Disco and Atomic War Review

As part of the former USSR, Estonia was geographically closer to (supposedly) democratic Finland than the communist powers in Moscow. When Finland began to broadcast television, they showed not only their own programs, but American ones as well. The north coastal Estonian city of Tallinn was only 80 km from Helsinki, and as much as the Soviets tried, they couldn’t stop the signal. Disco and Atomic War is director Jaak Kimli’s tribute to the innovation and drive of his people not to be kept behind the Iron Curtain, and the incredible power of popular culture. Using a combination of found footage, archival film, and staged scenes, Kimli has created a doc very much in the style of American experimental filmmaker Craig Baldwin. Kimli relates how he wrote letters to his cousin recounting the television series Dallas, and how his cousin would go from house to house in her village, recreating the show to the delight of the people.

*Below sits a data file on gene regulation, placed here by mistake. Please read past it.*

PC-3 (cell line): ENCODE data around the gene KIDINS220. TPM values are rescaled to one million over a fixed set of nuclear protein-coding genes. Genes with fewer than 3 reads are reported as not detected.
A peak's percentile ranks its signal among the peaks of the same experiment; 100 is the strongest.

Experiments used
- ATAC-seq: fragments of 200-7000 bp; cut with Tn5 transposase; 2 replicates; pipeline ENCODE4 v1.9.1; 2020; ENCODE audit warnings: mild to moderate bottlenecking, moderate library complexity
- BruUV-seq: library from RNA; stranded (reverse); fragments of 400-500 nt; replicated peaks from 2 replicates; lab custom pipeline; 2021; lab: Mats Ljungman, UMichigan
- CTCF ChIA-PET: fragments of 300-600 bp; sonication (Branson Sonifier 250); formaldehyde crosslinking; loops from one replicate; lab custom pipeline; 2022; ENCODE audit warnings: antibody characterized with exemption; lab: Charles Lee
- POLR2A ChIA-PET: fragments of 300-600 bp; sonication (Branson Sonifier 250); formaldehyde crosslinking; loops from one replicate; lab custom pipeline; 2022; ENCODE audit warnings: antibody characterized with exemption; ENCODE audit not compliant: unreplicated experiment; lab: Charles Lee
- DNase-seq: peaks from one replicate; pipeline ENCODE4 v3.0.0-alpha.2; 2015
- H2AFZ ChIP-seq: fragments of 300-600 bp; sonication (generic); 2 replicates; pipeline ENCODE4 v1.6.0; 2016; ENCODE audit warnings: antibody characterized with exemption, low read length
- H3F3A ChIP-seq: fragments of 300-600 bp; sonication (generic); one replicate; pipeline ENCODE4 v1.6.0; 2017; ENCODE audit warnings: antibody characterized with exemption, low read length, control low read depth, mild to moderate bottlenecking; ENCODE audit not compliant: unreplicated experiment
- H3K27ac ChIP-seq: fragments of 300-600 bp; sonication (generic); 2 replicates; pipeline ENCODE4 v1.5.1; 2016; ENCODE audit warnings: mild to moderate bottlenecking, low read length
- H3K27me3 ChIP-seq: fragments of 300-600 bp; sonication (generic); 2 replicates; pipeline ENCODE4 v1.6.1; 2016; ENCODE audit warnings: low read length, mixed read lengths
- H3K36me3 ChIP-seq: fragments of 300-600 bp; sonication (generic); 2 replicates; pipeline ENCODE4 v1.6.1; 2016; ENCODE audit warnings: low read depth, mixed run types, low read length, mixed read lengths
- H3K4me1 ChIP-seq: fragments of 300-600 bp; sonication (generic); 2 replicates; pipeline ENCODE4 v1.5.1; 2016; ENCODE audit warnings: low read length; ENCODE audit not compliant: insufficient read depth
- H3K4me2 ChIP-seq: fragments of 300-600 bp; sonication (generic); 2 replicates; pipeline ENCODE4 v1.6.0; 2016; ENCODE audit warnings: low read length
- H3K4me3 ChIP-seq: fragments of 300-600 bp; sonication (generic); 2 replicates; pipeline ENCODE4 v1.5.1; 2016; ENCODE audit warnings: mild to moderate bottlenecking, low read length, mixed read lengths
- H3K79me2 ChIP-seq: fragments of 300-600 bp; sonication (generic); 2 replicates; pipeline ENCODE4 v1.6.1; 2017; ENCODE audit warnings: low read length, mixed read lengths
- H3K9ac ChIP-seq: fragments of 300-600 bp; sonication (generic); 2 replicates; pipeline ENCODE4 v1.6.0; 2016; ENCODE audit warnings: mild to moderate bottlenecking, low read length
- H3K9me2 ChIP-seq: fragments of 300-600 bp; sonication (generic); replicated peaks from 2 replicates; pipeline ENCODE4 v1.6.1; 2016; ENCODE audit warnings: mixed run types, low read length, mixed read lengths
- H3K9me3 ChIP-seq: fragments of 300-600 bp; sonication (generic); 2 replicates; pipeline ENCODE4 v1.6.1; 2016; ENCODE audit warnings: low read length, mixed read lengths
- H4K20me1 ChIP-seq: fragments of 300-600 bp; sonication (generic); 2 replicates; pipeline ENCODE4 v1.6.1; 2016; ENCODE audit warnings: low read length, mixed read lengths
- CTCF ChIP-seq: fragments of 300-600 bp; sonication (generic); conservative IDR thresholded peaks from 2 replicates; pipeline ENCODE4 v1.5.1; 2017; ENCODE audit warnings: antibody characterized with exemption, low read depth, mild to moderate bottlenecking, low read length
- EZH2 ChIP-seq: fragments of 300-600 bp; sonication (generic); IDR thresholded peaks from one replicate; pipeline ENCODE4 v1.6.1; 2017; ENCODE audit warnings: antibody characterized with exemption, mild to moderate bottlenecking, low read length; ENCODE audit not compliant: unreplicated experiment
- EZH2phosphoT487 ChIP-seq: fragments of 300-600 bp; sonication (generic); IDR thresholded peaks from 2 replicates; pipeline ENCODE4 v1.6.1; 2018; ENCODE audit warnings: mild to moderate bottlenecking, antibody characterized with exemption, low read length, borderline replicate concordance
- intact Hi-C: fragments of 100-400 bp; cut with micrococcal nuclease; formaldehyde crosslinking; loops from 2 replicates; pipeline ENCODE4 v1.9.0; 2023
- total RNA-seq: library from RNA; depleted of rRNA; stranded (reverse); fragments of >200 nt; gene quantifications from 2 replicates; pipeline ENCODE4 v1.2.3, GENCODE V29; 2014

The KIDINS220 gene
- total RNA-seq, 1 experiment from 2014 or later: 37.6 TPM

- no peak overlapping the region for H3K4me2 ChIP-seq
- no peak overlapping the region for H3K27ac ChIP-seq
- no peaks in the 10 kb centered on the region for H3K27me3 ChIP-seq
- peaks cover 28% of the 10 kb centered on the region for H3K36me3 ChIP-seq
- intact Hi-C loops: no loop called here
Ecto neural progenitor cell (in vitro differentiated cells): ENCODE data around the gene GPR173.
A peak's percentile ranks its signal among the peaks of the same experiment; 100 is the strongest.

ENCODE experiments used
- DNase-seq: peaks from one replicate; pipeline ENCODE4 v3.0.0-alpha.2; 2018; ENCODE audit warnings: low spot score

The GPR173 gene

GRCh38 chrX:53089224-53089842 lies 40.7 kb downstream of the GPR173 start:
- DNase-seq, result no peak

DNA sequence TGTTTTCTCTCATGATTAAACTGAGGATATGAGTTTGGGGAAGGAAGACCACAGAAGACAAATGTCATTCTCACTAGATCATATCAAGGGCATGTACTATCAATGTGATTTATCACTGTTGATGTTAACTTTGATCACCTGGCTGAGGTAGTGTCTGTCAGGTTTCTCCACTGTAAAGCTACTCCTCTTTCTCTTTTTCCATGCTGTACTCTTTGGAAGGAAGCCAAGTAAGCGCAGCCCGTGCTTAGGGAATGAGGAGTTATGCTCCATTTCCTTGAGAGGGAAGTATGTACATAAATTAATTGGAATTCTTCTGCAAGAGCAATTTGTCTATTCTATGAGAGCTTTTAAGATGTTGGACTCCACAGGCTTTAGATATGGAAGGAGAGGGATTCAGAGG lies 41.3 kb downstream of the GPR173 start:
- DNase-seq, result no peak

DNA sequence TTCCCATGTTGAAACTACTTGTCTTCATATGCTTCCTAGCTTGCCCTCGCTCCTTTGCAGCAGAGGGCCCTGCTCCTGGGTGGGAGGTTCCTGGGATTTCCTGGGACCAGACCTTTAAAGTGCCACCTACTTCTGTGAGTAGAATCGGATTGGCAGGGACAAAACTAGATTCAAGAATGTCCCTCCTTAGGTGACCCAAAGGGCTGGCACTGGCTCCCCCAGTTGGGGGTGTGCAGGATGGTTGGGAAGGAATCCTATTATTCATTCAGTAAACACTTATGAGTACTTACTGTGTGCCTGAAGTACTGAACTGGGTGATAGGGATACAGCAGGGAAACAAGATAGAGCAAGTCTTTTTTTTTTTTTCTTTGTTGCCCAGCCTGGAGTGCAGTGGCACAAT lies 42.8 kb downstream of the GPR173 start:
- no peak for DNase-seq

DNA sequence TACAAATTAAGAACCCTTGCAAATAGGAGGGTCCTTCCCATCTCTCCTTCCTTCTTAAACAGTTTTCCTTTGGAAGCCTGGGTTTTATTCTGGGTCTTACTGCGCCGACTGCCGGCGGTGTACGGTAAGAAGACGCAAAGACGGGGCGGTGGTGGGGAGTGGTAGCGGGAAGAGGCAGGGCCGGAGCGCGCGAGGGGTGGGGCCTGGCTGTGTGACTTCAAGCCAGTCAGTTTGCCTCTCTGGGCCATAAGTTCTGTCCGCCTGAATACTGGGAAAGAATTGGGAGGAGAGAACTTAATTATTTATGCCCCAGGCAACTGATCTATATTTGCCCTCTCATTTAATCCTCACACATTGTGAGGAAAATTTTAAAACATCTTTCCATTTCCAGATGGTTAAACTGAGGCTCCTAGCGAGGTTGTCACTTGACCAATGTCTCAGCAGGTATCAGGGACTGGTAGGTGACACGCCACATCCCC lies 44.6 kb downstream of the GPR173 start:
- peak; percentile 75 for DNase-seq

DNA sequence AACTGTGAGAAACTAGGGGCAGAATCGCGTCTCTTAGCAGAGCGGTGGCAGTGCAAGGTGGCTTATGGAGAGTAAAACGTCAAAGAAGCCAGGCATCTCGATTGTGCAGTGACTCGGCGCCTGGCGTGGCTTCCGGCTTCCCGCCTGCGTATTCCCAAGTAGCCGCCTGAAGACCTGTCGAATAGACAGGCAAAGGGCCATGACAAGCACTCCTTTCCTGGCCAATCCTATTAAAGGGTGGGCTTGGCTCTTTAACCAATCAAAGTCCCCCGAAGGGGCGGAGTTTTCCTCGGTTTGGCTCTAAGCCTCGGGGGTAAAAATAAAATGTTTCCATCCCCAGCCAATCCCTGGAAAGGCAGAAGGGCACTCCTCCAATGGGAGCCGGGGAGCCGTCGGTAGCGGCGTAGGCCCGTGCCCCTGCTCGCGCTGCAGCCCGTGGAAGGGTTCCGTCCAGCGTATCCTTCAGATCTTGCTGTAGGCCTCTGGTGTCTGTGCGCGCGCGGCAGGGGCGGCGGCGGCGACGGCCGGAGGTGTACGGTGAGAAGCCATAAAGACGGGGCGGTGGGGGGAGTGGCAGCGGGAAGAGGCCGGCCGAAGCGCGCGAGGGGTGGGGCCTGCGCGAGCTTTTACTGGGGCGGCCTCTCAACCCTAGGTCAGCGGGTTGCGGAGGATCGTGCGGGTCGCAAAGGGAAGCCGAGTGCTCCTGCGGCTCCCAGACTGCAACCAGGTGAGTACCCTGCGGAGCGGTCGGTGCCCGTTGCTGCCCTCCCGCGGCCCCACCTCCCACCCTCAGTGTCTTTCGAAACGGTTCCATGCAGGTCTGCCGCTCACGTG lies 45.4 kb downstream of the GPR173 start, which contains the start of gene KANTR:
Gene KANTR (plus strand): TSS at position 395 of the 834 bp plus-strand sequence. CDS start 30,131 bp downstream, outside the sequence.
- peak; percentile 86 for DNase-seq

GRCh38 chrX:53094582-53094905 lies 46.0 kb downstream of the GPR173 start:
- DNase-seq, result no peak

Interspersed is the history of the Soviet government’s attempt to block Finnish signals, and how the people of Tallinn became more inventive with every attempt, using any means at their disposal to watch and listen. This inventiveness is reflected in the film’s aesthetic; the combination of recreated scenes and archival footage mirror the somewhat static television transmissions, and how the programs were interpreted by the Estonians. The soundtrack gives the film a CSI-feel, and at one point Kimli presents an image of scientists studying lab rats: but the ambiguity makes the audience question whether it was the Estonians or the Soviet government who were the rats. When Soviet televisions were designed to only pick up Soviet signals, the Estonians built components to pick up the Finnish signals again; when the Soviets destroyed roof antennas, Estonians kept them inside or used mercury-based ones. The film uses Kimli’s personal story and his family’s almost daily risk of arrest in an irreverent manner to look at the larger story of the USSR’s hopeless attempt to control the hearts and minds of its citizens. Perhaps it was not the threat of nuclear war that caused the fall of the USSR, but the slow infiltration of so-called “soft power” through disco music and soap operas.

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